~$200 – $400
Yes, I know it’s called the bagpipe, but funny enough … the bag is NOT a permanent part of the instrument. Think of it like the tires on your car. Sure, they’ll be on there when you first buy the vehicle, but you’re going to have to replace them eventually if you intend to “go the distance.”
This is a tough area to price out, as there are a wide variety of choices now-a-days. There are all kinds of natural skin bags, and there’s also a whole bunch of synthetic options.
Most pipers today tend to prefer some sort of synthetic bag, as there’s usually far-less maintenance involved—though this really depends. Natural skin bags are still highly favored by many pipers for comfort and tonal quality (though the tonal difference is something that’s heavily debated).
By far, the most important things to consider in a bag are comfort and airtightness. However you achieve both of these is entirely up to you.
Below, I’ll briefly run over some of the various options out there and what they cost. It’ll be up to you (and/or your instructor) as to which option is truly “best” for your needs.
Natural skin/hide bags
Natural skin bags tend to employ either cow/elk hide, goat skin, or sheepskin. Since they’re a natural material, they’ll need to be kept airtight by occasionally using a material called “seasoning.”
Seasoning is a thick, liquid solution that’s poured inside of natural bags—though at room temperature, it’s usually solid. After heating it up, liquified seasoning soaks into the skin/hide and then solidifies again, effectively sealing the bag and making it air tight. The effects are only temporary though—every natural skin bag will need to be reseasoned from time to time. Every few months is common.
The lower end of the price scale for natural bags tends to be cow hide. When I was a kid, elk hide also seemed to be quite popular, but I’ve not seen those around for quite some time. Along with being cheaper (around $150, give or take), cow hide tends to need seasoning less often, and it also usually has the best overall lifespan for natural bags.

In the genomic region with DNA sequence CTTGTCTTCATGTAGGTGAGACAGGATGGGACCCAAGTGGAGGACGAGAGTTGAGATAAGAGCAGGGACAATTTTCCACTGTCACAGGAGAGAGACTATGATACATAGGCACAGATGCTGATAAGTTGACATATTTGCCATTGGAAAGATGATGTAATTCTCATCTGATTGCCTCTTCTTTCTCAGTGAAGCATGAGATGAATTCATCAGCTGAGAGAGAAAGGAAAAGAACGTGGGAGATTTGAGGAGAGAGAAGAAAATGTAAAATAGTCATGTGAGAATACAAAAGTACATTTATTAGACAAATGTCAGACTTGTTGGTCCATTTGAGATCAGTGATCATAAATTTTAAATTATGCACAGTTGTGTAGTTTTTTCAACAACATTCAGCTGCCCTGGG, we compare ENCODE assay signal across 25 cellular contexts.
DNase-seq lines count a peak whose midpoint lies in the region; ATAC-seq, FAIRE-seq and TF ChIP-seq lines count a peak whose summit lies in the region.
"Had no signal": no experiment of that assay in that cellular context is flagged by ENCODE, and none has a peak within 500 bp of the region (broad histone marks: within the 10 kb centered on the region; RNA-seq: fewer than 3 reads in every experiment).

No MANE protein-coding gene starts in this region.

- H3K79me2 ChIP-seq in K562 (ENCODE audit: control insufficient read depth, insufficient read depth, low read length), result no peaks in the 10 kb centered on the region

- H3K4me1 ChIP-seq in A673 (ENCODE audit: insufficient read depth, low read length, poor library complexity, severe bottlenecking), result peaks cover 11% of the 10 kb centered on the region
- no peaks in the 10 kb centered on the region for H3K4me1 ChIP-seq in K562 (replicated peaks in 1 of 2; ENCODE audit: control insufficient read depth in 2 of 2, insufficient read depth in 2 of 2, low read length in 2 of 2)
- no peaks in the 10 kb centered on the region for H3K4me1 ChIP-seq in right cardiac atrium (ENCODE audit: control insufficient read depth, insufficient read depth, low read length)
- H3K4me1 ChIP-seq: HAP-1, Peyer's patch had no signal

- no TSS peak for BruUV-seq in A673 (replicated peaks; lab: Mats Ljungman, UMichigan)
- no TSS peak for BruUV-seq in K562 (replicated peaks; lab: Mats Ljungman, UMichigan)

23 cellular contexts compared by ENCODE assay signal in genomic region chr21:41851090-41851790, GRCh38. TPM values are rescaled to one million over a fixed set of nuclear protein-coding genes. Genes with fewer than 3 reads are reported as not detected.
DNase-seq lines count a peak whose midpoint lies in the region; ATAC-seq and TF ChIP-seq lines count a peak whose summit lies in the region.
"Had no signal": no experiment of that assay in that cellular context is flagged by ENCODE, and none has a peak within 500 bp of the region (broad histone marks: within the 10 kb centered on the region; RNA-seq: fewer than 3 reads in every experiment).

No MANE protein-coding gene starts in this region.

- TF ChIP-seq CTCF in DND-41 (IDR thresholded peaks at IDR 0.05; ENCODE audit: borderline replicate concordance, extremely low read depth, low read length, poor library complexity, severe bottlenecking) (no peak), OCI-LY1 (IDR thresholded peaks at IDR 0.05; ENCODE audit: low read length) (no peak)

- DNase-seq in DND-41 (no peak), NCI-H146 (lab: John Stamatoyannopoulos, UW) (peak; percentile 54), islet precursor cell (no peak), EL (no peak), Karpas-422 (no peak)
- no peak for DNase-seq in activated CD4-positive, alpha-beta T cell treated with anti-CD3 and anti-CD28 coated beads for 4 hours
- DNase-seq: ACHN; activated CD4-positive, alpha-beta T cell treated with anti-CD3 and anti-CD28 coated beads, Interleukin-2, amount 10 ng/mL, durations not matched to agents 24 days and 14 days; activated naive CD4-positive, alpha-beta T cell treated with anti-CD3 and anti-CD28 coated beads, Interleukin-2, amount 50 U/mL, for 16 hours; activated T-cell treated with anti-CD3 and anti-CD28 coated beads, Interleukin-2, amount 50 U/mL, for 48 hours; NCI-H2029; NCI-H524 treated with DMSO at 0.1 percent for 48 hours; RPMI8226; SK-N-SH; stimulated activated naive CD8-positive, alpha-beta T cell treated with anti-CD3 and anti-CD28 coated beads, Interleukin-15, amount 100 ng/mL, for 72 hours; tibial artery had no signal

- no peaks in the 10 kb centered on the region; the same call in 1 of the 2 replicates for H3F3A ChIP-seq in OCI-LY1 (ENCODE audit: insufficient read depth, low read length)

The most costly option for natural bags is usually sheepskin—they seem to range $300 – $400 or so.
Sheepskin is the opposite of cow hide, in that it’s a much thinner material, so it tends to wear out sooner (thus needing to be replaced), and usually requires seasoning more often. Also, sheepskin has a particular reputation for needing to be played regularly in order to maintain airtightness (despite the frequent need for seasoning). Consequently it’s no wonder that many pipers shy away from sheepskin—they consider it to be an expensive hassle, and they have a point.
For some though, the advantages of sheepskin outweighs the inherent cons noted above. Sheepskin bags are remarkably efficient in absorbing moisture, which helps to prevent your reeds and pipes from getting all sorts of pesky wetness up in them. It’s among the most comfortable options out there, and most of all, sheepskin is generally regarded as having an amazing effect over the sound of the instrument.
Don’t ask me how, but one way or another, bag material DOES manage to have an effect in the quality of sound the instrument produces.
That said though, the tonal benefit of ANY bag doesn’t matter very much if there are bigger problems going on. If the bag isn’t comfortable, isn’t airtight, or causes reeds to get soaked … the player won’t have the opportunity to enjoy “tonal magic.”